A team of researchers, led by the University of Warwick, have published new data that could prove vital for advances in care for women who suffer from recurrent miscarriage.
The recurrent loss of pregnancy through miscarriage causes significant distress to couples, often exacerbated by there being so few treatments available to clinicians.
The search for an effective treatment has been the cause of significant controversy in the field of medical research, centering on the role of natural killer cells (or NK cells) and the ability of steroids to prevent miscarriage.
Scientists have been uncertain about how these NK cells could contribute to a miscarriage and this has raised doubt over their importance in causing pregnancy loss.
Led by Professor Jan Brosens of Warwick Medical School, the team found that elevated uterine NK cells in the lining of the womb indicate deficient production of steroids. Deficient steroid production in turn leads to reduced formation of fats and vitamins that are essential for pregnancy nutrition.
This study, published in The Journal of Clinical Endocrinology & Metabolism, is the first of its kind to provide an explanation for why high levels of NK cells can cause miscarriage.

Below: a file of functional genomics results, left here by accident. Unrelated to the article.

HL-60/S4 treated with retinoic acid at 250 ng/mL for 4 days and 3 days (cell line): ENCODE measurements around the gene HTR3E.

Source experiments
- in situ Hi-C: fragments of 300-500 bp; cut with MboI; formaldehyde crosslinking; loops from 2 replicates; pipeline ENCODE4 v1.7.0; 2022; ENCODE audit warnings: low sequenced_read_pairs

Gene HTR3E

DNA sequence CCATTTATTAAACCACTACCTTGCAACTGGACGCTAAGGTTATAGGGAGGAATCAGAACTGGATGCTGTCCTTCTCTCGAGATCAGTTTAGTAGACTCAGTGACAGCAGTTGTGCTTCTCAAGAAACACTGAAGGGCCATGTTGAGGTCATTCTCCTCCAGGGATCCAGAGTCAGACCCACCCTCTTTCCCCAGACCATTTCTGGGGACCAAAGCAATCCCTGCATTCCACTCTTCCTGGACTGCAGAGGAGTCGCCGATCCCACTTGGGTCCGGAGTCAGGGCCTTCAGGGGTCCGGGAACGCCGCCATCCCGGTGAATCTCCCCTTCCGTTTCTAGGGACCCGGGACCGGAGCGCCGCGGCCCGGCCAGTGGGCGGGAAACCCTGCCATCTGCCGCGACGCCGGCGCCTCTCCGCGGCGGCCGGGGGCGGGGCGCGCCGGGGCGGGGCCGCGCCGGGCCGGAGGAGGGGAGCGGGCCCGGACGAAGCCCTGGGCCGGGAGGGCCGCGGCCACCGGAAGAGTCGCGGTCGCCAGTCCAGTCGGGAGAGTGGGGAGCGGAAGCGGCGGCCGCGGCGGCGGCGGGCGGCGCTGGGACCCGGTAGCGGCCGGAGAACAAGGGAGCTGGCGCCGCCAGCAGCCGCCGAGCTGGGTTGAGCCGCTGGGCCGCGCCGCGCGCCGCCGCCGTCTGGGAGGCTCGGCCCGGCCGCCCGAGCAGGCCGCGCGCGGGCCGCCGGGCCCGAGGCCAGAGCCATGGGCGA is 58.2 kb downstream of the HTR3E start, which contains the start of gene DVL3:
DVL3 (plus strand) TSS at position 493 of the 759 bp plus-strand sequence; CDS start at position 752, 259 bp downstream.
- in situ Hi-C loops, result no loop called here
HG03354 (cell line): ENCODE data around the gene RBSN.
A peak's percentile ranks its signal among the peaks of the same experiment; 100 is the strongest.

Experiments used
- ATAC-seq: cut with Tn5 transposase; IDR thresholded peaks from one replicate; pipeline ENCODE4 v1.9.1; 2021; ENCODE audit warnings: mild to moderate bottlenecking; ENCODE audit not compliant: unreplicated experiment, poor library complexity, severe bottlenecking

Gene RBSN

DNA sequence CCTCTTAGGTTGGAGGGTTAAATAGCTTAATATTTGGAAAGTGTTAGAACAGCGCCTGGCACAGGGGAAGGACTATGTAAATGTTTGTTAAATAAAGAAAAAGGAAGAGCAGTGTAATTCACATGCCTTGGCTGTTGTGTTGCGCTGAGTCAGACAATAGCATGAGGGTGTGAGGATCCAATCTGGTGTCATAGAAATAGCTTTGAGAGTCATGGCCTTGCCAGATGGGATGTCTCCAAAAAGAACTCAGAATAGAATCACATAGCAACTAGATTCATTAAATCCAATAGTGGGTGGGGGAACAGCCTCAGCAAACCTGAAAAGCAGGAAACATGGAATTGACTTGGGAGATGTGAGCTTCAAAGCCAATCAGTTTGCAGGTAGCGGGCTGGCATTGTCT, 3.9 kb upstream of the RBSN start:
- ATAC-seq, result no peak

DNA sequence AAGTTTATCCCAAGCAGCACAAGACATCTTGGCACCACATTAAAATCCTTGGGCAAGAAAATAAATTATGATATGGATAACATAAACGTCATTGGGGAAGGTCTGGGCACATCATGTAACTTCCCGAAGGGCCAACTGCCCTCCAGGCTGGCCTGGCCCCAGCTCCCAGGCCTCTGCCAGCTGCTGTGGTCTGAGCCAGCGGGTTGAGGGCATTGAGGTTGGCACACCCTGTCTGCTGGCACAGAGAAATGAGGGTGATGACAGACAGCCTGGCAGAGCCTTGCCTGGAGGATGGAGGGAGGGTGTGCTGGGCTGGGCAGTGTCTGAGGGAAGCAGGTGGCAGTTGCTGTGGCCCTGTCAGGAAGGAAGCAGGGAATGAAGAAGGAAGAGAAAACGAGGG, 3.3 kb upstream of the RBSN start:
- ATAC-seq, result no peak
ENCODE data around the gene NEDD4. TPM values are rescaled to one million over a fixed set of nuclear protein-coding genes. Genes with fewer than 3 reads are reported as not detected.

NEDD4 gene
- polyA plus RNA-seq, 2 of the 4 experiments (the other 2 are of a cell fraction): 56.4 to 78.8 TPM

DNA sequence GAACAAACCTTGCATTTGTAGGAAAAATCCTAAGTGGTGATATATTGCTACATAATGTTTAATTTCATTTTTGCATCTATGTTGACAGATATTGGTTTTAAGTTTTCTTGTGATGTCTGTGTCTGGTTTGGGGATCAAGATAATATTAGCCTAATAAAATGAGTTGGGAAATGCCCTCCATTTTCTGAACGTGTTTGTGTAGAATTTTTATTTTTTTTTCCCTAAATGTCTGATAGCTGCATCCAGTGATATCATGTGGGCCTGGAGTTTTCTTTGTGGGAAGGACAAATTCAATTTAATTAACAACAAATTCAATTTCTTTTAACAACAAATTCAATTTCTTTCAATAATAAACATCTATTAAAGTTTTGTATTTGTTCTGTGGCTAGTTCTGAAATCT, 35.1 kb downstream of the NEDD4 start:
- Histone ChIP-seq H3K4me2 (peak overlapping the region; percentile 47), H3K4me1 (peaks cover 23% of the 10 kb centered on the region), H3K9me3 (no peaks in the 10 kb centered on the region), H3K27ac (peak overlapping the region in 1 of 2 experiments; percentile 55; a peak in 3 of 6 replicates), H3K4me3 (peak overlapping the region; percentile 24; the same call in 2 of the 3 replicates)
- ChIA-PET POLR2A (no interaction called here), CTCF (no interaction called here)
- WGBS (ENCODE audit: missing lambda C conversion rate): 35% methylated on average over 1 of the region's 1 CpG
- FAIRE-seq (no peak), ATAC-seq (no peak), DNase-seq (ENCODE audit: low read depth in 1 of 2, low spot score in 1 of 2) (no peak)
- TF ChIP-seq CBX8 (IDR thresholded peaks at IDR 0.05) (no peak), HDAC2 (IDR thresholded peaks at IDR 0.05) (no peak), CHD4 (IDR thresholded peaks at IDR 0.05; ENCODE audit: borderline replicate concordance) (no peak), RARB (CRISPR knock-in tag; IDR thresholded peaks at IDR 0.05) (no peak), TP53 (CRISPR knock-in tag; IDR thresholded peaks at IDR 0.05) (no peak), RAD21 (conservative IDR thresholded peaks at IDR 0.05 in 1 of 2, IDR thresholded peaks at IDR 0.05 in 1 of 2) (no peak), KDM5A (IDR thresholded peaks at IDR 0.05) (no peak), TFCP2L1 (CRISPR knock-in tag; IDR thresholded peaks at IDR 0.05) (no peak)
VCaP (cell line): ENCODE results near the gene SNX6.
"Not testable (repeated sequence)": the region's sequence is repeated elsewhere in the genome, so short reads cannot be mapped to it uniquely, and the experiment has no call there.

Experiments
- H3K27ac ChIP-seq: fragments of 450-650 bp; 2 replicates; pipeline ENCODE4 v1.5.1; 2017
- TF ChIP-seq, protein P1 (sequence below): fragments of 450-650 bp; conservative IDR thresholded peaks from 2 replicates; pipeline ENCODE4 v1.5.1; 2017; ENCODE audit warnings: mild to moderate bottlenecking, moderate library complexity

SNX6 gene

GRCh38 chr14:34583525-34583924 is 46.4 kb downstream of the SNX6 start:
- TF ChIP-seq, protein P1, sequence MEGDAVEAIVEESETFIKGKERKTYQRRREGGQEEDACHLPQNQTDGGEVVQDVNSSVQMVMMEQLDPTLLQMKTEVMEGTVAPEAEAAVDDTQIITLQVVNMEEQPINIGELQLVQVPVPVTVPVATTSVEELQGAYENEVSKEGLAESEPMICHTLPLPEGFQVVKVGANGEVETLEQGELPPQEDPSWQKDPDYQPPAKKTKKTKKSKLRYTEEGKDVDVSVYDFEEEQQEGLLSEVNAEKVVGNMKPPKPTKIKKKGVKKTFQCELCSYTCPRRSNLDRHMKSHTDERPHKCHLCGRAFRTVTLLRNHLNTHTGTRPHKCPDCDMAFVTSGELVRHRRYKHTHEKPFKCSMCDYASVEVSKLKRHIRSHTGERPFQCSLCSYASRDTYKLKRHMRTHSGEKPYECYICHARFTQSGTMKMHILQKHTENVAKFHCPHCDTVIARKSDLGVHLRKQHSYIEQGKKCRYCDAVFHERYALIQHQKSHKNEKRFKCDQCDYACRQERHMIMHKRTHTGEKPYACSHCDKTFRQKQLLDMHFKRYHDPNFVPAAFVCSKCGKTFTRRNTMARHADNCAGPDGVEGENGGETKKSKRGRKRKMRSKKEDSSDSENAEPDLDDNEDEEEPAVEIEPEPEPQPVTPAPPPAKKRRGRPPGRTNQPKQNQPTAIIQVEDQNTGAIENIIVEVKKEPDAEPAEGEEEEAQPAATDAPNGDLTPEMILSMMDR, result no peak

Siobhan Quenby, Professor of Obstetrics at Warwick Medical School, explained, “This work is really exciting because after years of controversy and doubt we have a crucial breakthrough. This means, quite simply, that we have excellent scientific justification for steroid based treatment to prevent miscarriage.”
- Keiji Kuroda, Radha Venkatakrishnan, Sean James, Sandra Šućurović, Biserka Mulac-Jericevic, Emma S. Lucas, Satoru Takeda, Anatoly Shmygol, Jan J. Brosens, and Siobhan Quenby. Elevated Periimplantation Uterine Natural Killer Cell Density in Human Endometrium Is Associated With Impaired Corticosteroid Signaling in Decidualizing Stromal Cells. The Journal of Clinical Endocrinology & Metabolism, September 2013
- University of Warwick. (2013, September 11). New hope for women suffering from recurrent miscarriage. ScienceDaily. Retrieved February 27, 2015 from http://www.sciencedaily.com/releases/2013/09/130911132042.htm